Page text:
Ottawa’s new ‘energy efficiency’ regulations will increase home prices in Nova Scotia

Printer-friendly version
Appeared in the Macdonald Notebook, November 15, 2023
Ottawa’s new ‘energy efficiency’ regulations will increase home prices in Nova Scotia

The housing market is top of mind for many Nova Scotians these days, with widespread concern over availability and affordability. Unfortunately, new federal “energy efficiency” regulations are about to make the problem even worse.

The regulations, part of the Trudeau government’s emission-reduction plan, mandate several different types of energy efficiency requirements in building construction such as more efficient heating and cooling systems, lighting and refrigeration. The scale of the requirements is massive—according to Ottawa, new homes must use 61 per cent less energy by 2025 (from 2019 levels), and 65 per cent less by 2030, while commercial buildings must use 47 per cent less by 2025 and 59 per cent less by 2030.

While the term “energy efficiency” may seem to imply Canadians will save money, this policy will in fact do the opposite. Government-mandated construction requirements come with a steep cost for homeowners. According to a new study published by the Fraser Institute, these regulations will add an estimated $30,677 to the cost of a new home in Nova Scotia by 2030—at a time when record population growth and stagnant housing supply combine to create record-high housing prices.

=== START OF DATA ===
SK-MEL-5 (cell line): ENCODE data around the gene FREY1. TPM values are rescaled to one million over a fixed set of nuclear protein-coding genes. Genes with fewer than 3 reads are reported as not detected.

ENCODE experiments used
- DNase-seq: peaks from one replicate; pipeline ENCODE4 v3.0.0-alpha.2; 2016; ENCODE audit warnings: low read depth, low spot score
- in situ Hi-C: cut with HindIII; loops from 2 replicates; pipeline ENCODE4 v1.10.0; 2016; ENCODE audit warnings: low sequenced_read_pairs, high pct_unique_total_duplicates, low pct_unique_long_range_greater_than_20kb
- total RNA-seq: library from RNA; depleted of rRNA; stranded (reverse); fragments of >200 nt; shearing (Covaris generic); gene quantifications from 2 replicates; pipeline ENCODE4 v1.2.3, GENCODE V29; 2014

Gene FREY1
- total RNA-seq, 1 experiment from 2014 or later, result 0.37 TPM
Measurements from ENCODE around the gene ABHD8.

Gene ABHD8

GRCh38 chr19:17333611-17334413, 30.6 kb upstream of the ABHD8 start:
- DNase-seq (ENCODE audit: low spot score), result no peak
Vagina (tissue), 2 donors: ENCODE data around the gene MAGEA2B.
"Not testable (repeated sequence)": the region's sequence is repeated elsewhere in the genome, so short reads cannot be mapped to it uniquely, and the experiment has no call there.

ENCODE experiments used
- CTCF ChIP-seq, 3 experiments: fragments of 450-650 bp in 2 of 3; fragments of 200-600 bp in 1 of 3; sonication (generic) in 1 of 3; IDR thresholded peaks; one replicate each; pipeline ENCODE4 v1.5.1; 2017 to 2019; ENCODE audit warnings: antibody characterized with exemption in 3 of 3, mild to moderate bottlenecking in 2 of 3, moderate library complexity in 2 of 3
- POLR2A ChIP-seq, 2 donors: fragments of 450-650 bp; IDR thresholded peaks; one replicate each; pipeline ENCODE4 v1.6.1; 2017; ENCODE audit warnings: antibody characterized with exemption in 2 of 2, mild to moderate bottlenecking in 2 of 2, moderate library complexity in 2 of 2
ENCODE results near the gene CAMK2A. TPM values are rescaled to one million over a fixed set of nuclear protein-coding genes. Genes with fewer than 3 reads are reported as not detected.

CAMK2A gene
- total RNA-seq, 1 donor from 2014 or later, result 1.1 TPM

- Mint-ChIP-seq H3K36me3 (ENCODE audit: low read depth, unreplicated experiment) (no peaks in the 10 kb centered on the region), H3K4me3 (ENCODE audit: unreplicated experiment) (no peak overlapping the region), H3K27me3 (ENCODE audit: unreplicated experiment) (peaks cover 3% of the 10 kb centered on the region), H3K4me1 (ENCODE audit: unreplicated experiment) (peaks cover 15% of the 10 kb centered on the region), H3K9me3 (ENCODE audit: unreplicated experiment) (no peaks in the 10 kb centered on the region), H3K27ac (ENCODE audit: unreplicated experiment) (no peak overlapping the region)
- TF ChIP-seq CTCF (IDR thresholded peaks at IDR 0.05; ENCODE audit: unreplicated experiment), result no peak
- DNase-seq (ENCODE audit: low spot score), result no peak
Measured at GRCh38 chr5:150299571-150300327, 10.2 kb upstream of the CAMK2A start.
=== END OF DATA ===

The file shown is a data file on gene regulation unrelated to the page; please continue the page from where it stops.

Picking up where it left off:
Unfortunately, the effects of this policy will not be limited to higher housing prices. According to the same study, these new regulations will shrink the economy in Nova Scotia by an estimated 1.6 per cent by 2030, hindering provincial prosperity more broadly. To make matters worse, these regulations will do very little for the environment, reducing GHG emissions by just 0.4 per cent by 2030. Put differently, the gains from these new federal regulations will be almost meaningless, while substantially increasing the price of a home.

Finally, because many older higher-income Nova Scotians already own homes, and the costs of the new regulations primarily affect new construction, the costs will likely fall disproportionately on younger lower-income Nova Scotians looking to enter an already-difficult housing market.

At a time when many Nova Scotians worry about their ability to afford a home, the Trudeau government is about to make things worse with new regulations that will do little for the environment, make homes more expensive, and harm the provincial economy.

Subscribe to the Fraser Institute

Get the latest news from the Fraser Institute on the latest research studies, news and events.